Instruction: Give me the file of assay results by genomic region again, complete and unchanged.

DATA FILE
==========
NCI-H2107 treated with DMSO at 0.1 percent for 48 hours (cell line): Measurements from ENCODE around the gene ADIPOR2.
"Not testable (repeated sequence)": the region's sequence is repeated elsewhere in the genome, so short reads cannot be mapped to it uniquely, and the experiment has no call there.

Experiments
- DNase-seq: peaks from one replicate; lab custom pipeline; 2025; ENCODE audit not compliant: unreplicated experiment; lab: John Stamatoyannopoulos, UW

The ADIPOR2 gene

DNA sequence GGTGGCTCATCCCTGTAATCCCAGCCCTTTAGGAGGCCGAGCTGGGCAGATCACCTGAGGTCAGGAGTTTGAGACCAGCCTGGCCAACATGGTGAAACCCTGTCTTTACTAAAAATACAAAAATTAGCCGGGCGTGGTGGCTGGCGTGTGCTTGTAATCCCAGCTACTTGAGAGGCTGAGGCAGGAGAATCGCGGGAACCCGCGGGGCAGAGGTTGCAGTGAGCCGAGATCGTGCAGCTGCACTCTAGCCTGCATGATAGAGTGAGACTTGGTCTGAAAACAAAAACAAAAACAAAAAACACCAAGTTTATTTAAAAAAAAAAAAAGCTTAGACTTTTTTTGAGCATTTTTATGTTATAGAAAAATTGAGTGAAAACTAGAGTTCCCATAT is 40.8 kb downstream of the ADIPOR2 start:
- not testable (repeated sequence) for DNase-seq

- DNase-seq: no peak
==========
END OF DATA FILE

NCI-H2107 treated with DMSO at 0.1 percent for 48 hours (cell line): Measurements from ENCODE around the gene ADIPOR2.
"Not testable (repeated sequence)": the region's sequence is repeated elsewhere in the genome, so short reads cannot be mapped to it uniquely, and the experiment has no call there.

Experiments
- DNase-seq: peaks from one replicate; lab custom pipeline; 2025; ENCODE audit not compliant: unreplicated experiment; lab: John Stamatoyannopoulos, UW

The ADIPOR2 gene

DNA sequence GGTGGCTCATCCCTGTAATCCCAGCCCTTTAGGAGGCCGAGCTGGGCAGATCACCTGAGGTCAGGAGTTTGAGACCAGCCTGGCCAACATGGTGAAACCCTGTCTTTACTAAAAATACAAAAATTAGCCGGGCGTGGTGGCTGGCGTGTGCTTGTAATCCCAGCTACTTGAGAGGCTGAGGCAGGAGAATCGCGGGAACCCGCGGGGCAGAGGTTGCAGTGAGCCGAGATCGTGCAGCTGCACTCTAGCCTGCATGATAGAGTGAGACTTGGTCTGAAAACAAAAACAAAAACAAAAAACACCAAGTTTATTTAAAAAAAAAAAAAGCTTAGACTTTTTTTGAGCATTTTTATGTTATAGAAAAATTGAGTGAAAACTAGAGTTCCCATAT is 40.8 kb downstream of the ADIPOR2 start:
- not testable (repeated sequence) for DNase-seq

- DNase-seq: no peak